Diagnostic Test of Word Reading Processes (DTWRP):

This project, jointly authored by members of the Forum for Research in Literacy and Language (FRiLL, currently chaired by Stainthorp), began in 1995 and was overseen by a number of researchers who had all been working on the reading of regular, exception and pseudoword content from different perspectives (Stainthorp's work following on from the Young Early Readers work as described above). The senior collaborators on this project were Morag Stuart, Institute of Education (IOE), University of London; Elaine Funnell, Royal Holloway; and Jackie Masterson, University of Essex/ IOE. This research provided evidence which showed that the ability to read regular, exception and pseudowords impacts significantly on a child's progress in learning to read, culminating in the development of a diagnostic test. The final data for the finished form of the test was collected by Jessie Ricketts whilst at the IOE prior to her appointment at the University of Reading. The research-based test was subsequently published in 2012.

Student teachers' phonemic awareness:

Arising from her earlier work on precocious readers which underpinned and informed the importance of teaching phonics, Stainthorp conducted research in 1997 (published 2004) which showed that untrained typical adults (i.e. trainee teachers) have limited levels of phonemic awareness which impedes their confidence and ability to teach phonics. The implication of this is that new and trainee teachers need to improve their understanding of the sound structure of English in order to teach word reading successfully.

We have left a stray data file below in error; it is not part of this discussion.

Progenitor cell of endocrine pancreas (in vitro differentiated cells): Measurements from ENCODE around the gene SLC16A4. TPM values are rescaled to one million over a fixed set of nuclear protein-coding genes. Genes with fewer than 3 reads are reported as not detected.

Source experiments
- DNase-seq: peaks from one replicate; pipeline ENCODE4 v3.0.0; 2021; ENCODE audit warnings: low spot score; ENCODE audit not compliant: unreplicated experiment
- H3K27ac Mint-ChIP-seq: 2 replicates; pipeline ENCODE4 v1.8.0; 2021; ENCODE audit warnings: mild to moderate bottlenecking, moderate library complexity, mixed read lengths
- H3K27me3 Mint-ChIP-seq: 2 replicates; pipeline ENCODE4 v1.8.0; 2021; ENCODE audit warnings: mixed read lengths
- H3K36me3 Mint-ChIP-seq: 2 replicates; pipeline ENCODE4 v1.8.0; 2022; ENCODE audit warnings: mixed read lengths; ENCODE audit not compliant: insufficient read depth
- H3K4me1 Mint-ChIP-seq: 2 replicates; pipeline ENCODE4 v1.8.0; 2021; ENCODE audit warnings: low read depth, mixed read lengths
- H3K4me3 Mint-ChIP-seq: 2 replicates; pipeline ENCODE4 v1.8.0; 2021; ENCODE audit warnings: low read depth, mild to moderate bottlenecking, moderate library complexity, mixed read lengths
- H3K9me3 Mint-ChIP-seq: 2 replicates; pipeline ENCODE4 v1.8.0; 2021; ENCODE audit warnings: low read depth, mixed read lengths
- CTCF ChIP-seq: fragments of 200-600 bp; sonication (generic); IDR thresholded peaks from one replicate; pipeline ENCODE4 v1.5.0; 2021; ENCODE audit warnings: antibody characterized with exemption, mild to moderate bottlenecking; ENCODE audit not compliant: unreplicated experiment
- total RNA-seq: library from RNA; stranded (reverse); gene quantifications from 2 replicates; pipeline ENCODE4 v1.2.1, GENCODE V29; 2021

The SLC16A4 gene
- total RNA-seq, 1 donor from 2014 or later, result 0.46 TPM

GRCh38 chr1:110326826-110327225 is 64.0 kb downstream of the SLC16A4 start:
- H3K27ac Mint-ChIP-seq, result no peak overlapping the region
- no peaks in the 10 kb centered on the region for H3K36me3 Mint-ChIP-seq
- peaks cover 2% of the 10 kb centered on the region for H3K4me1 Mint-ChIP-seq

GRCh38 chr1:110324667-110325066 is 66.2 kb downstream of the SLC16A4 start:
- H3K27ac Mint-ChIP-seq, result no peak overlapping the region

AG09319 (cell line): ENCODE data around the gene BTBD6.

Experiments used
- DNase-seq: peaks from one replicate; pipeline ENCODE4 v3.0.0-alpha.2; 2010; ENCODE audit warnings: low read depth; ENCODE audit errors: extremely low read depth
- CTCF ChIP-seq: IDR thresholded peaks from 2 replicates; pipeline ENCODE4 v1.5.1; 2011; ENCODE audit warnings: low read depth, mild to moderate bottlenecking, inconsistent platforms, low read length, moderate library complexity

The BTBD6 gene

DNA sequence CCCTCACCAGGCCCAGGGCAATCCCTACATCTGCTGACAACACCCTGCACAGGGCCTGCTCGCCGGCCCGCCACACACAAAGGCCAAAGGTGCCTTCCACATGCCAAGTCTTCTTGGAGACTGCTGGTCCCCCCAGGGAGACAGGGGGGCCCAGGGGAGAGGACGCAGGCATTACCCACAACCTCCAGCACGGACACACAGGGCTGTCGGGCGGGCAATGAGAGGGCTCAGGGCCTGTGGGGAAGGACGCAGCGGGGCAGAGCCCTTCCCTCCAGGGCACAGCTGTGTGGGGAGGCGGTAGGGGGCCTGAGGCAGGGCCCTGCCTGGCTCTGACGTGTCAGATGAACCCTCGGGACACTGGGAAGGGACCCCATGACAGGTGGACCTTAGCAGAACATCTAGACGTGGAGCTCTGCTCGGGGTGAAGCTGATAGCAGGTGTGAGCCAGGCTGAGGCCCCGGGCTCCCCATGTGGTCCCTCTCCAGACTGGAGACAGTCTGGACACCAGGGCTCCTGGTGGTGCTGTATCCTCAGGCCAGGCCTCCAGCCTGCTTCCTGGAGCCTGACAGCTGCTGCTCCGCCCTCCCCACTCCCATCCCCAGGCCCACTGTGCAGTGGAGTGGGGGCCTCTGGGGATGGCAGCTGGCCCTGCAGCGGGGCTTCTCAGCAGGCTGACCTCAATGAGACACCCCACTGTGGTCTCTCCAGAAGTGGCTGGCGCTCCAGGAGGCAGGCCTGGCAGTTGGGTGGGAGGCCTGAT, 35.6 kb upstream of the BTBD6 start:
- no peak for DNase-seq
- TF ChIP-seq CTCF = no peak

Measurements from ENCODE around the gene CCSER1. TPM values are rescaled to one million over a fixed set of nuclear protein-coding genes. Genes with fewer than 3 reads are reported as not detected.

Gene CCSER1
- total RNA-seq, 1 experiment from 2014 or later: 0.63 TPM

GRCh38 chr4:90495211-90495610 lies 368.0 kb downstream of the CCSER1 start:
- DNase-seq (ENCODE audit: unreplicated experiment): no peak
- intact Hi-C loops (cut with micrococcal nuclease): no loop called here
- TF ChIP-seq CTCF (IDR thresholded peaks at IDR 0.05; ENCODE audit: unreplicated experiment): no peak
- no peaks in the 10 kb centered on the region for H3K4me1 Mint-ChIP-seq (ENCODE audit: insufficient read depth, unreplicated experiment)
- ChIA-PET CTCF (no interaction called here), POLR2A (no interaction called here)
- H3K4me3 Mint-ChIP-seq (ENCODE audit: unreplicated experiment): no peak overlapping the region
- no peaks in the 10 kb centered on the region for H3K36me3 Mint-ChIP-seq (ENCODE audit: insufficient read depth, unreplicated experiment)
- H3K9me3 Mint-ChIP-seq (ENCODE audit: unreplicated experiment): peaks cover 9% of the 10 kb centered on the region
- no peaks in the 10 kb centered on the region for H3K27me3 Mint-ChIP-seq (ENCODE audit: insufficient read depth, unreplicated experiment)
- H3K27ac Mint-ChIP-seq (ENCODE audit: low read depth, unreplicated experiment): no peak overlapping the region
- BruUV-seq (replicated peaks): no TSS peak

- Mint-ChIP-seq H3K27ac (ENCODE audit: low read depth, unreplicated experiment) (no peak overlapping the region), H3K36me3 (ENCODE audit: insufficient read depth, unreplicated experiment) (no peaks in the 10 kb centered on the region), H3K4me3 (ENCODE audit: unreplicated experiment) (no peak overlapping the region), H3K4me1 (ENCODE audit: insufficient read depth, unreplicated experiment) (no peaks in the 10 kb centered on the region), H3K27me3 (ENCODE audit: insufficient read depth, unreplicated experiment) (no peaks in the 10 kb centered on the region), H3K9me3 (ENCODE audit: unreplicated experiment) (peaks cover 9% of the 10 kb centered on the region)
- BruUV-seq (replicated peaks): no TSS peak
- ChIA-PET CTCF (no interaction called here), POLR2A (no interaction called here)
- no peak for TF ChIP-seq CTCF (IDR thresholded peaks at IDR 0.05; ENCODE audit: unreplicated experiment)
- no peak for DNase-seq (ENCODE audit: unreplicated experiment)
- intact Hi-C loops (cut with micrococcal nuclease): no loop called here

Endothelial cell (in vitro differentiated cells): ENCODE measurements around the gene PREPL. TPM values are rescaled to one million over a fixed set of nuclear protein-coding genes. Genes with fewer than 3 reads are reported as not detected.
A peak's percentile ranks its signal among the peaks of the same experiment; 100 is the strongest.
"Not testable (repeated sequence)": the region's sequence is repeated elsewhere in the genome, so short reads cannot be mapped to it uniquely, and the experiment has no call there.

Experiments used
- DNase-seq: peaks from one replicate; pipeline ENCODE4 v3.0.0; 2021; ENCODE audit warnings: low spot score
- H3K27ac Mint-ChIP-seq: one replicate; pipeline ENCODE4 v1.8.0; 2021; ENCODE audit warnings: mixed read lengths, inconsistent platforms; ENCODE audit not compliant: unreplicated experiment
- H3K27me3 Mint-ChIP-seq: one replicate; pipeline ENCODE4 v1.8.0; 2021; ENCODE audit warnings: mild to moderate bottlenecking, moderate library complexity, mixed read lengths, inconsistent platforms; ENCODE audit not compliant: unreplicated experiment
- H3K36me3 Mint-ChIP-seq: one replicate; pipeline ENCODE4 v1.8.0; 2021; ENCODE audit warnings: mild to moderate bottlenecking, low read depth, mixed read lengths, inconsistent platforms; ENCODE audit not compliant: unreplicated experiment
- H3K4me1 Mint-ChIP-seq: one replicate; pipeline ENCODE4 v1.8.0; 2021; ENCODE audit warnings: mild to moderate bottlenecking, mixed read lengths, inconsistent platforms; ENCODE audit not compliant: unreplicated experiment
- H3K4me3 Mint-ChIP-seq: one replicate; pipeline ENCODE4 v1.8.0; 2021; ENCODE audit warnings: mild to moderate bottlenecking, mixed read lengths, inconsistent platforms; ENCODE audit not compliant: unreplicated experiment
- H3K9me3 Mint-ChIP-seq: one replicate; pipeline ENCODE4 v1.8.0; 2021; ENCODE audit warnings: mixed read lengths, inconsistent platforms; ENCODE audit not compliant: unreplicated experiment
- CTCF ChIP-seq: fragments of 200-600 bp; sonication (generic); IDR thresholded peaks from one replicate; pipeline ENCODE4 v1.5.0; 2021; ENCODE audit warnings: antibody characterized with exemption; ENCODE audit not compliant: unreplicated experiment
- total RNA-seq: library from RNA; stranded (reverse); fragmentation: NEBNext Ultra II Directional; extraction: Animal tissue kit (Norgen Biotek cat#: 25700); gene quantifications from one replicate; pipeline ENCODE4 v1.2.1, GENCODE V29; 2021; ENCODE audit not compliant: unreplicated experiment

References to the research

• Stainthorp, R., & Hughes, D. (2004). An illustrative case study of precocious reading ability. Gifted Child Quarterly, 48, 107-120; DOI: 10.1177/001698620404800204


• Stainthorp, R., & Hughes, D. (1999). Learning from children who read at an early age. London: Routledge. Published by Routledge — a high prestigious publishing house at the time.


• Stainthorp, R., & Hughes, D. (1998). Phonological sensitivity and reading: Evidence from precocious readers. Journal of Research in Reading, 21, 53-68; DOI: 10.1111/1467-9817.00042


• Stainthorp, R. (1997). A Children's Author Recognition Test; A useful tool in reading research. Journal of Research in Reading, 20, 148-158; DOI: 10.1111/1467-9817.00027


• Stainthorp, R. (2004). W(h)ither phonological awareness? Literate trainee teachers' lack of stable knowledge about the sound structure of words. Educational Psychology, 24, 753-766;
DOI: 10.1080/0144341042000271728


• Forum for Research in Literacy and Language (2012). Diagnostic test of word reading processes. London: GL Assessment. URL:

• Stainthorp was inducted into the SIG, Basic Research in Reading Hall of Fame at the 2002 American Education Research Association Conference, New Orleans, USA